ONTARIO—The province released its updated Long-Term Energy Plan (LTEP) called ‘Achieving Balance’ last Wednesday, laying out its plan for clean, reliable and affordable energy for Ontarians.
“We have invested significantly over the last 10 years in clean and reliable energy,” said Minister of Energy Bob Chiarelli in a conference call with Northern media outlets on Wednesday. “This plan reflects what we heard from thousands of people and dozens of organizations right across the province. Our vision for Ontario is to create a clean, affordable and reliable energy system that focusses on conservation and addresses regional needs.”
The LTEP boasts the balancing of five key principles that will guide all future decisions: cost-effectiveness, reliability, clean energy, community engagement and an emphasis on conservation and demand management before creating new energy generation.
“Achieving Balance is expected to reduce projected cost increases by $16 billion in the near term (2013-2017) and $70 billion by 2030,” continued Minister Chiarelli. “These cost reductions will be released even as Ontario keeps its commitment to phase out the last of its coal-fired generation by the end of 2014.”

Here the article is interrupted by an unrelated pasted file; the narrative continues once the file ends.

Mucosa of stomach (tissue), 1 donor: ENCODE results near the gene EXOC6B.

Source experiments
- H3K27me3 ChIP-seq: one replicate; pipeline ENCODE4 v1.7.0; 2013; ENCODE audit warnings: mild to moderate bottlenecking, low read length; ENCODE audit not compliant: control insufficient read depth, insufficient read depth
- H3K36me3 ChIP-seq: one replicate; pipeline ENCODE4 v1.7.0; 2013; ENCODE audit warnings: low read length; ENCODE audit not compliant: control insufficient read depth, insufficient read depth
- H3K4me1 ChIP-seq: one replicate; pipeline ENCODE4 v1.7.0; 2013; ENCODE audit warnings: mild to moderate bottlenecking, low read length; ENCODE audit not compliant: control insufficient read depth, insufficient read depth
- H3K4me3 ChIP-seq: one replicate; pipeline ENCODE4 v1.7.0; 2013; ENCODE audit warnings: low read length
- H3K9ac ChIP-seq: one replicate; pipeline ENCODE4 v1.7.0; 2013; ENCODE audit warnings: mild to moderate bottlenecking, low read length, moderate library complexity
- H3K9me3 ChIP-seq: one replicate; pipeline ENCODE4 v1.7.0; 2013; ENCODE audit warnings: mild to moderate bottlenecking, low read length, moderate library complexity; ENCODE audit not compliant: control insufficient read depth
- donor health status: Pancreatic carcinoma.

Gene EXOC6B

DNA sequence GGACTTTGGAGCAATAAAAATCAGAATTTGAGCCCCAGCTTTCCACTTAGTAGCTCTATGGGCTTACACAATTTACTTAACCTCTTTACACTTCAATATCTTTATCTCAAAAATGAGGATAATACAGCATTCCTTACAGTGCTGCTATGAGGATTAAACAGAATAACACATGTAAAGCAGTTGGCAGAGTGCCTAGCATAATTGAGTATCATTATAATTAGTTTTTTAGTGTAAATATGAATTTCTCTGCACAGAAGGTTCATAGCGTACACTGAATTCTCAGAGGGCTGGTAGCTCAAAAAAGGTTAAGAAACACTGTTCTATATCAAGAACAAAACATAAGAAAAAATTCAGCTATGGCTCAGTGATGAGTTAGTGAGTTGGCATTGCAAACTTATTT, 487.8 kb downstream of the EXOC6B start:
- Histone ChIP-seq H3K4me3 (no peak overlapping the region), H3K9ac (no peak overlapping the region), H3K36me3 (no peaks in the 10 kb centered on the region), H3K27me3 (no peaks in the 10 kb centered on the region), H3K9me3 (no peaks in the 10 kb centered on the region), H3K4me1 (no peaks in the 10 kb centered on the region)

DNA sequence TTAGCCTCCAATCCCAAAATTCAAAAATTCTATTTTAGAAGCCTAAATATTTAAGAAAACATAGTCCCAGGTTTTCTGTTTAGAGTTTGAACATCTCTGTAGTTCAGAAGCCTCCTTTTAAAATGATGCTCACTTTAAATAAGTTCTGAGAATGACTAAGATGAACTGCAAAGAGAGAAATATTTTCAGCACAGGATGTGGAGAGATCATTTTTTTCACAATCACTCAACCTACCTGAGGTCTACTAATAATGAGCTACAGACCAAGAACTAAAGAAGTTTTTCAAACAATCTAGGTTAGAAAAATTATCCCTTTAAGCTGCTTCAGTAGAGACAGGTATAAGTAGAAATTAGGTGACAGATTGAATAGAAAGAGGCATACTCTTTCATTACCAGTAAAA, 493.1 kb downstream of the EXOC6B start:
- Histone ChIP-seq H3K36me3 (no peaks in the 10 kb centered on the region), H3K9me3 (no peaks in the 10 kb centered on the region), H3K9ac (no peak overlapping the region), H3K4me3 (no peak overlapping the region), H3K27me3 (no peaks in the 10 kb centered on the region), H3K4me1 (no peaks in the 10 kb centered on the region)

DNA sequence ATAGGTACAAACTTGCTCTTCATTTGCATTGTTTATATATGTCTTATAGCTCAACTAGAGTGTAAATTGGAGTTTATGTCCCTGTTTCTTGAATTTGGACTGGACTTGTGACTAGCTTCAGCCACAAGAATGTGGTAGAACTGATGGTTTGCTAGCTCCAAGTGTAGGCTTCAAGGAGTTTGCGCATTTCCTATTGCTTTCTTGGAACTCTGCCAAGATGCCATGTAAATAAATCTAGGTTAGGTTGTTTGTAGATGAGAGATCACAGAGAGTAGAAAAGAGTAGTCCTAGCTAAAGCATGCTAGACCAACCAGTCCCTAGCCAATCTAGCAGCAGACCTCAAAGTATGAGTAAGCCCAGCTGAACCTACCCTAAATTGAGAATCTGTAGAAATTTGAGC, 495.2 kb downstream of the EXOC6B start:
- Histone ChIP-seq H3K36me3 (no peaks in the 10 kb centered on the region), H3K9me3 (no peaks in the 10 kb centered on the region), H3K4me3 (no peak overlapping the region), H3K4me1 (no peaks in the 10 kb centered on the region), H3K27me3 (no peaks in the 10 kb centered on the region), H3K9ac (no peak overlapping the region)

“Since 2003, more than $19 billion has been invested in Ontario’s transmission and distribution networks and more than $21 billion has been invested in cleaner generation,” added Minister Chiarelli.
Because of these significant investments, Minister Chiarelli noted that cost pressures will continue for the next 3-4 years, but that there are a number of credits and assistance programs to help Northern residents such as new financing tools for consumers, including on-bill financing for energy efficiency retrofits starting in 2015 and giving consumers online access to their electricity data through the Green Button Initiative—enabling consumers to connect their data to mobile and web-based applications that will help them analyze and better manage their electricity use.
“Ontario is also taking important steps to ease pressure on rates by reducing future capital investments, working with agencies to operate more efficiently and achieving savings through a reduction in the purchase price of new Feed-in-Tariff contracts,” said Minister Chiarelli.